5) Even if we are to take this verse as authentic, then we must notice the following: In the “original” Greek manuscripts (Did the disciple John speak Greek?), the first occurrence of the word “God” is the Greek word “θεόυ,” (Hotheos) which means “The God,” or “God” with a capital “G” to denote a proper noun. The second occurrence of the word “God” is the Greek “θεός ,” (Tontheos) meaning “a god,” or “god” (any god, not necessarily the almighty). So, if the translators were consistent in their translation, they would have written the above verse as follows: “In the beginning was the Word, and the Word was with God, and the Word was a god” (If you read the New World Translation of the Bible you will find exactly this wording). If we look at a different verse, 2 Corinthians 4:4, we find the exact same word is used to describe the devil, however, now the system has dishonestly been reversed: “(and the devil is) the god of this world.” According to the system of the previous verse and the English language, the translation of the description of the devil should also have been written as “God” with a capital “G.” If Paul was inspired to use the same word to describe the devil, then why should we change it? Why is this word translated as simply a “god” when referring to the devil, but translated as the almighty “God” when referring to a “word”? Are we now starting to get a glimpse of how the “translation” of the Bible took place?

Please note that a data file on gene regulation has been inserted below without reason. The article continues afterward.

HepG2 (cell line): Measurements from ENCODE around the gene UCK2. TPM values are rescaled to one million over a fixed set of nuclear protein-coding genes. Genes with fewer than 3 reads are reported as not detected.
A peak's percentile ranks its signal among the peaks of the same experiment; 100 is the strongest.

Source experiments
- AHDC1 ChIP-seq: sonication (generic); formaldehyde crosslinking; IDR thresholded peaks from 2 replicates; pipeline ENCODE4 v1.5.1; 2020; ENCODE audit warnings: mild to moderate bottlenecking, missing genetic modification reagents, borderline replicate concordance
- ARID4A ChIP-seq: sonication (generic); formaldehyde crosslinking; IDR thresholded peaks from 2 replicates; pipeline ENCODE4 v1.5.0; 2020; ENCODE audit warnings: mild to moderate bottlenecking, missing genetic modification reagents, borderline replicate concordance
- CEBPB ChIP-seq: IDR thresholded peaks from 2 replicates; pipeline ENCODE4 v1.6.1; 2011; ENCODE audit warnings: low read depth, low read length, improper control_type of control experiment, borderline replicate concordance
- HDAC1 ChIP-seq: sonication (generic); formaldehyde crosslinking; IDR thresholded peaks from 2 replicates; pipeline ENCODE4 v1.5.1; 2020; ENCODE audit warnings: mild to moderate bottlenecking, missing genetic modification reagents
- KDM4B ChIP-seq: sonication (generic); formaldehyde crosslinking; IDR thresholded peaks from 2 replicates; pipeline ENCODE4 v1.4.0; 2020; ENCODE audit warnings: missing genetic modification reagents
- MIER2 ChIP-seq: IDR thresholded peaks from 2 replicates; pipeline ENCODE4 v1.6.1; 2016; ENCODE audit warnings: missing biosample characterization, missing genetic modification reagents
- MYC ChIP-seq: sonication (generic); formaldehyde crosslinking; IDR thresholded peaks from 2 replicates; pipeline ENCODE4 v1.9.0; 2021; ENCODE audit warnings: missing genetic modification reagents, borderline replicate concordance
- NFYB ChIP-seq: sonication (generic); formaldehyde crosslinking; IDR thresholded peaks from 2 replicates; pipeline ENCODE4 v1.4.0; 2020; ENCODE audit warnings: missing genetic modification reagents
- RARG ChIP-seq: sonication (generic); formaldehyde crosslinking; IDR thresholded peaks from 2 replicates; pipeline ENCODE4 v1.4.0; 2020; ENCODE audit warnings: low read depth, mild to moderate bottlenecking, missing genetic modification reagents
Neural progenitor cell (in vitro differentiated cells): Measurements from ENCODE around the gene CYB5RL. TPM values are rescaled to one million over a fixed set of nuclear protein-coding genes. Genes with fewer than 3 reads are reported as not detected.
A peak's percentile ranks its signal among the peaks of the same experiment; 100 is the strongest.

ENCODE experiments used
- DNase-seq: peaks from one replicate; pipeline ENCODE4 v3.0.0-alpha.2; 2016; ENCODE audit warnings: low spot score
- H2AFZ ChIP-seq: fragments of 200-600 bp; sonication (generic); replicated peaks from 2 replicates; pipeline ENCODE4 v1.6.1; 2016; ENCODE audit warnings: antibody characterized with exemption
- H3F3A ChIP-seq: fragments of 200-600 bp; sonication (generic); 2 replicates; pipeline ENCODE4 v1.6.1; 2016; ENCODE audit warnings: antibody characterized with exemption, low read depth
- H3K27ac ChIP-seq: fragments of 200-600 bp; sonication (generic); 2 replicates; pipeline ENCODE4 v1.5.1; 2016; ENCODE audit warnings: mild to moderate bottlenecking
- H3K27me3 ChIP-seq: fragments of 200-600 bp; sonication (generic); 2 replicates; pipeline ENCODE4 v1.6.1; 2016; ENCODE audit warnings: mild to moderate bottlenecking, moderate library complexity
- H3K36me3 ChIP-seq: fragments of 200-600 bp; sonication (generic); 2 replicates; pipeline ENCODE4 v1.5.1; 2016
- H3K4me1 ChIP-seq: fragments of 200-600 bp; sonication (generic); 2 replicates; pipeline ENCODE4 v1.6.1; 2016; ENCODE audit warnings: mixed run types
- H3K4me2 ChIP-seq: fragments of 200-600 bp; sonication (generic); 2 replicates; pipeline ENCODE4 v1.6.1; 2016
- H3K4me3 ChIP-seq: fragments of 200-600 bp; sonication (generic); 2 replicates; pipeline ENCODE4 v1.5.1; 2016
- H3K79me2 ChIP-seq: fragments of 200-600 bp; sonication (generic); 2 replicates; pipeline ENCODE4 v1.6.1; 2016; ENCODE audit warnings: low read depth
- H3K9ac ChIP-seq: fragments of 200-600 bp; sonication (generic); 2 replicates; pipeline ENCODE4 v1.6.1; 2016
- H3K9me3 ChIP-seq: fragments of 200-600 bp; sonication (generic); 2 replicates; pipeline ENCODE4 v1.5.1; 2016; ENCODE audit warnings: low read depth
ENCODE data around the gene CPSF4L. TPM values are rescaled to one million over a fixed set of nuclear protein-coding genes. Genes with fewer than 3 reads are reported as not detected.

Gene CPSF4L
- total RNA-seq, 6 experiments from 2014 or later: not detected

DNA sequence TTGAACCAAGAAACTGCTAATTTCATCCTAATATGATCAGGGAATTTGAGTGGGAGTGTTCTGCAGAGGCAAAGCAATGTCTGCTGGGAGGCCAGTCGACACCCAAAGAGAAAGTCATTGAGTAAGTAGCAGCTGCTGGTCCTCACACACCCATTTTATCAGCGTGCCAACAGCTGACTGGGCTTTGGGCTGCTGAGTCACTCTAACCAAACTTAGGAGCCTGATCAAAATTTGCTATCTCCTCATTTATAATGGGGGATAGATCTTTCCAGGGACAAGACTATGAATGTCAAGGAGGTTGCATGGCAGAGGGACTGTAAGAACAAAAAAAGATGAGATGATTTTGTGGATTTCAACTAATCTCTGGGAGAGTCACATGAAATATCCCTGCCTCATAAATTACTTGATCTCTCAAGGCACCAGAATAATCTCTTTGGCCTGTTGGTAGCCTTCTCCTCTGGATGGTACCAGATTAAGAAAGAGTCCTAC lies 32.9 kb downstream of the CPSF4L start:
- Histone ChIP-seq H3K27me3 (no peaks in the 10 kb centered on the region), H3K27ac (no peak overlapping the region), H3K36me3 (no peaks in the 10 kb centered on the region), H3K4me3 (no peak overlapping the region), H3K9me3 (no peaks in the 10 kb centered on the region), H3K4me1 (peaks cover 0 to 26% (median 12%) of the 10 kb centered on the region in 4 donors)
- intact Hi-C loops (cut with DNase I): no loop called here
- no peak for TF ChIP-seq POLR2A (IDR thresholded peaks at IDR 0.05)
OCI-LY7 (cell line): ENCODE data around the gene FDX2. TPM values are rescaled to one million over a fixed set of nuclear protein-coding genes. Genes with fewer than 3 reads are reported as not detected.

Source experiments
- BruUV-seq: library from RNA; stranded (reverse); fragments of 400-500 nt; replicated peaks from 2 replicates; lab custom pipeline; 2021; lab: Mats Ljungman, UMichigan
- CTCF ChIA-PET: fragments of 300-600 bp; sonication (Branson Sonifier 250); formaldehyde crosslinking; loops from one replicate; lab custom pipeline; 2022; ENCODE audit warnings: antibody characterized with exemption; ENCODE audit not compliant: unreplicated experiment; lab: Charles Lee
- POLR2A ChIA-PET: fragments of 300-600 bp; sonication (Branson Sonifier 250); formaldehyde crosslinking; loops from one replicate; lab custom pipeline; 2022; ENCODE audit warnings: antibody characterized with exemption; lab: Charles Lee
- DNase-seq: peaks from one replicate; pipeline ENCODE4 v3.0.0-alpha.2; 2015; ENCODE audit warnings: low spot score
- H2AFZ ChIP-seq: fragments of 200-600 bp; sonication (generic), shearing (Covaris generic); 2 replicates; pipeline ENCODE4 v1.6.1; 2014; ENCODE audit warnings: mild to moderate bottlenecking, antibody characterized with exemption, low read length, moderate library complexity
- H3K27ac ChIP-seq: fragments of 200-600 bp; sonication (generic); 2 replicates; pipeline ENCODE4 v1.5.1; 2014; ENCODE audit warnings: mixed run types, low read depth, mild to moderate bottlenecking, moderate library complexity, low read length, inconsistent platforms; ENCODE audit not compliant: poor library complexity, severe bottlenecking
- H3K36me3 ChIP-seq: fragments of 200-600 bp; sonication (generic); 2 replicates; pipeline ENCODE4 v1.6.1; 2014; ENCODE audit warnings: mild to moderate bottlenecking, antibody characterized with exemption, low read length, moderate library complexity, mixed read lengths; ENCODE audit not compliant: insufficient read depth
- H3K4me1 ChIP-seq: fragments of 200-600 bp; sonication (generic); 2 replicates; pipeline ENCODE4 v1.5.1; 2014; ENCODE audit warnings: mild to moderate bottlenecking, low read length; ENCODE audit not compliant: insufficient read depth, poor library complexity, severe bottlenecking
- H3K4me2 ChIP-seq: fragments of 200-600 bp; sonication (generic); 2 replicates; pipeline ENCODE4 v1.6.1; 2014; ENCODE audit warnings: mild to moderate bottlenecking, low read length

Hiwot said...

Good job Fisher. Indeed he made several mistakes including his explanation of mercy in Christianity…

Turker said...

How can u say yeshua claim to be god ,dats right lets get His name right first ,when he himself claimed hiis father is god.I didn't know god was mortal I'm pretty sure he is immortal and cannot die.why does he sit on the right side of god and not on the throne .You find negative parts in the kuran ,but you dnt look at ur bible which has lots of negatives.